Tony Stewart to donate custom scooter, hopes to raise over $100,000 for charity

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In what could very well be the ultimate souvenir for Tony Stewart fans, the three-time Sprint Cup champion announced Thursday that he’ll donate the custom scooter he used for several months while rehabbing from last August’s gruesome sprint car accident to the Darrell Gwynn Foundation.

In turn, the Foundation will place the scooter up for bid at the upcoming Barrett-Jackson auction April 11-13 in Palm Beach, Fla. It’s expected the one-of-a-kind ride could fetch $100,000 or more.

“We thought long and hard about what we should do with the scooter when we were finished with it,” said Stewart, who will climb back into a Sprint Car for the first time since last August’s crash on Friday. “After working with Darrell Gwynn and his foundation for so many years, I know there are a lot of people who aren’t as fortunate, and that a scooter is a way of life.

“The scooter I used after my accident is top of the line, and it will serve someone very well. I want it to go to a deserving person, but I also want it to help others. Auctioning it off at Barrett-Jackson, where all the money will go to the Darrell Gwynn Foundation, allows Darrell and his group to serve its mission by providing support for people living with paralysis.”

After undergoing three surgeries, Stewart managed to get around in the custom-made four-wheeler both at his team’s headquarters in suburban Charlotte, as well as at several races he attended late in the season.

But there’s more to just donating the scooter to raise funds for the foundation Gwynn started nearly 20 years ago after being paralyzed in a drag racing accident.

Stewart and his team have gone all out to trick out the scooter with a paint scheme that mirrors his No. 14 Bass Pro Shops/Mobil 1 Chevrolet SS. In addition, the overall package will include Stewart’s signature on the scooter and a race-worn firesuit, as well as a trip and accommodations for two to the Coke Zero 400 race at Daytona International Speedway on July 5.

And the topper of the package: the highest bidder and guest will have two of the best seats in the house for the race, watching from atop Stewart’s pit box.

Stewart hopes to ultimately raise more than $100,000 for Gwynn’s foundation, pledging to match the first $50,000 bid made for the scooter.

“I’m putting my money where my mouth is, too,” Stewart said. “The scooter and the money will be well served by Darrell and his team, who have donated wheelchairs to hundreds of individuals through its National Wheelchair Donation Program. I’m impressed with everything Darrell has done for others and I’m very proud to contribute to his foundation’s mission.”

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Alex Palou fastest as several go off course during IndyCar practice at IMS

IndyCar Harvest GP practice
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Alex Palou paced the opening practice Thursday for the IndyCar Harvest GP at the Indianapolis Motor Speedway road course.

The Dale Coyne Racing rookie turned a 1-minute, 10.177-second lap around the 2.439-mile, 14-turn road course in his No. 55 Dallara-Honda.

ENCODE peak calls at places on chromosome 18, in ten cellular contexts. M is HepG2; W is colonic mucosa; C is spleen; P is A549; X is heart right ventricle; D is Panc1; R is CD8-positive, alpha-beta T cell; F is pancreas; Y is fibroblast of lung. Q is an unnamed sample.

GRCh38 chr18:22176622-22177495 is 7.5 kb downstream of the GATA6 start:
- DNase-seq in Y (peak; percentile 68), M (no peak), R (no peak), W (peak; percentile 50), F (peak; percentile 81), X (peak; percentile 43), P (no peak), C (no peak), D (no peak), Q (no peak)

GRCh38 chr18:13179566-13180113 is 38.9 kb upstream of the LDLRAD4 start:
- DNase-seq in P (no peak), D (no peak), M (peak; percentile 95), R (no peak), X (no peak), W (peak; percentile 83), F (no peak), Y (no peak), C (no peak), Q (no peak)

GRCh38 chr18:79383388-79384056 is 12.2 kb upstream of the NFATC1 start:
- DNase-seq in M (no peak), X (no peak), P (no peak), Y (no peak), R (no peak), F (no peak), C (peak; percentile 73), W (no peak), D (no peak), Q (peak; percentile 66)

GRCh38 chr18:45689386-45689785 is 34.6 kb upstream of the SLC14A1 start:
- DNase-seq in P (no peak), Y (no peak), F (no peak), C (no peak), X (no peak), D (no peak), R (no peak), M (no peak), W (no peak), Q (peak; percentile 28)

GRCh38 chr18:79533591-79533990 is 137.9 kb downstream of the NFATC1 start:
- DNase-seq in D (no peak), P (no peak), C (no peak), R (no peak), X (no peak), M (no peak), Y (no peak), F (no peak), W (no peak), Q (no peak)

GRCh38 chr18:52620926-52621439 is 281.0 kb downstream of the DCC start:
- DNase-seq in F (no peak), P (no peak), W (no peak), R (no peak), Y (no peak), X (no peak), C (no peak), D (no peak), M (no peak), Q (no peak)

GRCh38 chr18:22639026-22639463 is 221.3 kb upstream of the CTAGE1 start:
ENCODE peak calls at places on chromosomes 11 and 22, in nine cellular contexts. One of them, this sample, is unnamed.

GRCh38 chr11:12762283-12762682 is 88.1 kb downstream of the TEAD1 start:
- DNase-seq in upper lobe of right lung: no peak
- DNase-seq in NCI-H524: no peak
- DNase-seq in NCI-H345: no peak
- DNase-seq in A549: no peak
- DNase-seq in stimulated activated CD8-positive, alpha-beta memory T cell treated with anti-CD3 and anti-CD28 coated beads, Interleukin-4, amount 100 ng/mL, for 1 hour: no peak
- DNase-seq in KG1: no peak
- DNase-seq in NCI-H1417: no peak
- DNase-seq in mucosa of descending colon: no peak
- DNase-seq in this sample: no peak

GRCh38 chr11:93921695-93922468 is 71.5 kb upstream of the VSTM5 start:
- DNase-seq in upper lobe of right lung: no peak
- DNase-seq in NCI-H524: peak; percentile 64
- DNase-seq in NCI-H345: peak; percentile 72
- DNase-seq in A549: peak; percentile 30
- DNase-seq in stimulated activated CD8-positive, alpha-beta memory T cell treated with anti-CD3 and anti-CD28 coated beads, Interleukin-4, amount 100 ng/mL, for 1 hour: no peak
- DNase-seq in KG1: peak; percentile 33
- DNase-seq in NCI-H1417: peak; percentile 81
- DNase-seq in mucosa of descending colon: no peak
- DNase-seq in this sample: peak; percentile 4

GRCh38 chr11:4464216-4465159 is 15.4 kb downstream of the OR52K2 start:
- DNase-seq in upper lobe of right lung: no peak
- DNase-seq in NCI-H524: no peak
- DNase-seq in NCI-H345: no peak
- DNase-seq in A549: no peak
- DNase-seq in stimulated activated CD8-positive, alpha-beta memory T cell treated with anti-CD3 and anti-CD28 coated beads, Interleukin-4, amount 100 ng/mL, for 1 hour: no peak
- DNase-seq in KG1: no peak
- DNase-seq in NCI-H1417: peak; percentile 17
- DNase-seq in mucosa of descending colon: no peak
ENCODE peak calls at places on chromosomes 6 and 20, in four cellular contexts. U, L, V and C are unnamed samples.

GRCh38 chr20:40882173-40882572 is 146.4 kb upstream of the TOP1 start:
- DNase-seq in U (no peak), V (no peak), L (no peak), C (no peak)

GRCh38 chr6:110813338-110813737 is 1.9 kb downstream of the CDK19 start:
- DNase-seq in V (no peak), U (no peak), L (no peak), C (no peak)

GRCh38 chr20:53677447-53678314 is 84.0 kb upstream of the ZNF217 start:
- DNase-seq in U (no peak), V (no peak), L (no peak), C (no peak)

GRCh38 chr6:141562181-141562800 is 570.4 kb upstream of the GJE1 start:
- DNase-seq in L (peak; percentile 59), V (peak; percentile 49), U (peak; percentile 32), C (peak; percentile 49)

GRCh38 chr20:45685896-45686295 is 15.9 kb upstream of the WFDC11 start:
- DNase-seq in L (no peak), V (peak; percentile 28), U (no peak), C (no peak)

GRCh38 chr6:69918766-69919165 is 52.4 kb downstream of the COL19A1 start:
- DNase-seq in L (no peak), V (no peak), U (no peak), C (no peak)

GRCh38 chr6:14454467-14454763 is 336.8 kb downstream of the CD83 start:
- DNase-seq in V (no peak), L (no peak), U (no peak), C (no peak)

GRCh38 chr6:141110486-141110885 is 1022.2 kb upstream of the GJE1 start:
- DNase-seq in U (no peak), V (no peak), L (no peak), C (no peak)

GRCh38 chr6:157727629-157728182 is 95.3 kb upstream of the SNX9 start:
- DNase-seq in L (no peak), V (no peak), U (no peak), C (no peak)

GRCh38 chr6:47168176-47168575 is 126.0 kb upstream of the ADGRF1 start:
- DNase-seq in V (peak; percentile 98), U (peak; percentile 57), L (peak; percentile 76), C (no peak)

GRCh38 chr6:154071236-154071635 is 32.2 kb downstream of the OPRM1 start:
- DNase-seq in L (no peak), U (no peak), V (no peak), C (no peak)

Jack Harvey was second, followed by Colton Herta, points leader Scott Dixon and Max Chilton.

PRACTICE CHART: Click here to see the speed rundown from Thursday’s session

FRIDAY AT IMS: Details for watching Race 1 of the Harvest GP

Qualifying for Friday’s race will be at 6:20 p.m. ET Thursday on NBC Sports Gold.

Will Power, who won the pole position for the July 4 race at the track, spun off course with just more than a minute left in the session after the left rear of his No. 12 Dallara-Chevrolet made slight contact with the right front of Alexander Rossi’s No. 28 Dallara-Honda.

Power was among several drivers who went off track, but there were no damaged cars during the session. Marcus Ericsson missed the final 5 minutes of the practice after being penalized for causing a red flag with a Turn 8 spin.

Arrow McLaren SP drivers Pato O’Ward and Helio Castroneves, who is driving for Oliver Askew (who is recovering from concussion-like symptoms), also veered off course as did rookie Rinus VeeKay and Santino Ferrucci.

Seven-time NASCAR Cup Series champion Jimmie Johnson was in attendance at the session before racing Sunday at Talladega Superspeedway. Johnson will be driving a partial schedule of road and street courses in IndyCar next season for Chip Ganassi Racing.

“Literally, the smallest of details, I can pick up on,” Johnson told NBC Sports pit reporter Kevin Lee. “It’s been really nice today just to see how a session starts and obviously to jump on the radio and listen to how the systems work and then obviously you get into the car and the setup and such. I’m at ground zero right now, a 45-year-old rookie trying to learn my way into a new sport essentially.”

Johnson told Lee his sponsorship hunt to run a Ganassi car “has gone really well. The fact that I’m here today and ingrained so deeply in the team is a great sign of where things are going. Looking forward to getting behind the wheel of a car soon and hopefully having some announcements for the world to see soon, too.”

Fans were in attendance Thursday for the first time this season at IMS, which is allowed a limited crowd of 10,000 for its races this weekend.